The identification of gravitationally lensed supernovae in modern astronomical datasets is a needle-in-a-haystack problem with dramatic scientific implications: discovered systems can be used to directly measure and resolve the current tension on the value of the expansion rate of the Universe today. We hypothesize that the image-based features of the gravitational lensing and the temporal-based features of the time-varying brightness are equally important in classifications. We therefore develop a deep learning technique that utilizes long short-term memory cells for the time-varying brightness of astronomical systems and convolutional layers for the raw images of astronomical systems simultaneously, and then concatenates the feature maps with multiple fully connected layers. This novel approach achieves a receiver operating characteristic area under curve of 0.97 on simulated astronomical data and more importantly outperforms standalone versions of its recurrent and convolutional constituents. We find that combining recurrent and convolutional layers within one coherent network architecture allows the network to optimally weight and aggregate the temporal and image features to yield a promising tool for lensed supernovae identification.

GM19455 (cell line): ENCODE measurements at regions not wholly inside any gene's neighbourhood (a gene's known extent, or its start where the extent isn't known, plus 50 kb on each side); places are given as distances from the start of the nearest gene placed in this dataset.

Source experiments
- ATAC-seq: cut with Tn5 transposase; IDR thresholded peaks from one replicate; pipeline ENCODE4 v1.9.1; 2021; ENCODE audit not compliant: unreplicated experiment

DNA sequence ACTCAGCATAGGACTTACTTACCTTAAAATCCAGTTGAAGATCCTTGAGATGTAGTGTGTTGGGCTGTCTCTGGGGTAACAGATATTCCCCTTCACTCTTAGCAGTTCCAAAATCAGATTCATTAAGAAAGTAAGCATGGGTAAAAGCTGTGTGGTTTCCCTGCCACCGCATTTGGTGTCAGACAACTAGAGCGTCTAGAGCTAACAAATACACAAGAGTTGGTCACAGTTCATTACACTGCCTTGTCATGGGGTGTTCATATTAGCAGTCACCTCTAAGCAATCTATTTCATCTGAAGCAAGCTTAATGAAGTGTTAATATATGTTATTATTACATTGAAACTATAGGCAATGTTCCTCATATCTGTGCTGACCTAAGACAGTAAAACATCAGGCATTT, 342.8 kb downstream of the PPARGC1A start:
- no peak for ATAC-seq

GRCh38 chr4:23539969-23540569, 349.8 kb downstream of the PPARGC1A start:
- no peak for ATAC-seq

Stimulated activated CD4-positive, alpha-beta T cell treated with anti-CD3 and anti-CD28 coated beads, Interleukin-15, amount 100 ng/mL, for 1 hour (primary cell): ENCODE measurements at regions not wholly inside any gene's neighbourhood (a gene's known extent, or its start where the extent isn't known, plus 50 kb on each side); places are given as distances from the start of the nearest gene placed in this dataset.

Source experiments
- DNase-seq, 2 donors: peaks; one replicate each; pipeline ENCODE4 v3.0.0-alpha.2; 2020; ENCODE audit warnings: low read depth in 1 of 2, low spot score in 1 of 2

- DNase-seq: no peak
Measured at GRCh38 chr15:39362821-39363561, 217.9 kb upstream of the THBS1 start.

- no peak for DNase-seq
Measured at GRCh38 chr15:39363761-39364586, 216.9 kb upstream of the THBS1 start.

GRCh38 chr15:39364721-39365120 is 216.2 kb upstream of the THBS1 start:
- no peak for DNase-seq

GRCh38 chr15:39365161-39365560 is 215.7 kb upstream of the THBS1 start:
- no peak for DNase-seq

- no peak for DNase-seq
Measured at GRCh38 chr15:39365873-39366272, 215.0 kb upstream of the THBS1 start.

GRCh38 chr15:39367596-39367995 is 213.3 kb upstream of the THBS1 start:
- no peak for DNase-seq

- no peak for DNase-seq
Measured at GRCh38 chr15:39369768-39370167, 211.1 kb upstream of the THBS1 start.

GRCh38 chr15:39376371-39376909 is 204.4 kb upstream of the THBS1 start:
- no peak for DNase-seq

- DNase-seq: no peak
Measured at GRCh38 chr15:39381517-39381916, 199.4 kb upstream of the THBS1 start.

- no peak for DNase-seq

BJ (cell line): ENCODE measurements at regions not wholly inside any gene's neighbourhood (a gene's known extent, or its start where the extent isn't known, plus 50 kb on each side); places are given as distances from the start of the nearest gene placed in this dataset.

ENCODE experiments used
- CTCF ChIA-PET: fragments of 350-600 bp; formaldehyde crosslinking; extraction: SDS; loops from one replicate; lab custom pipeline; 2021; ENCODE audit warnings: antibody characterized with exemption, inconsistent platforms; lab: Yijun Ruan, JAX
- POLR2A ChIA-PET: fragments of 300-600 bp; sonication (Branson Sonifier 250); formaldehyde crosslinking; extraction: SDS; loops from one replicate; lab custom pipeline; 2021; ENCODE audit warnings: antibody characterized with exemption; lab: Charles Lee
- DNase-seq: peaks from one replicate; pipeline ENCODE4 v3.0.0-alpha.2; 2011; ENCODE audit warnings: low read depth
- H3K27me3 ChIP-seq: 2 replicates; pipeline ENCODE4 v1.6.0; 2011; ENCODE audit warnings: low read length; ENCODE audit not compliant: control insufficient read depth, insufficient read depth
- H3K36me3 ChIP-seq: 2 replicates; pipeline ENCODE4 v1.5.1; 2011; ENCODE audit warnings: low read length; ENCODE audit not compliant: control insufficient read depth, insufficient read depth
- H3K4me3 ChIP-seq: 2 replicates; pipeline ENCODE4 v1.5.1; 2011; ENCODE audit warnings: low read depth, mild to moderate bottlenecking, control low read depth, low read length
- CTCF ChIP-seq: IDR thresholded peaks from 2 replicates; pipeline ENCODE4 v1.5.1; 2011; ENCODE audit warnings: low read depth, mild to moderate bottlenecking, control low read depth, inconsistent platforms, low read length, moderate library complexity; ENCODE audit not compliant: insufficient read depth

Robert Morgan (University of Wisconsin-Madison)
Rob is currently in the final year of his PhD at the University of Wisconsin-Madison with a focus on machine learning applications in large astronomical datasets. Over the past few years, Rob has led time-domain searches for the sources of both gravitational waves and high-energy neutrinos, and contributed to computer-vision-based searches for strong gravitational lensing systems. In both cases, he specializes in developing state-of-the-art detection methods for rare astronomical objects.
Brian Nord (Fermi National Accelerator Laboratory)
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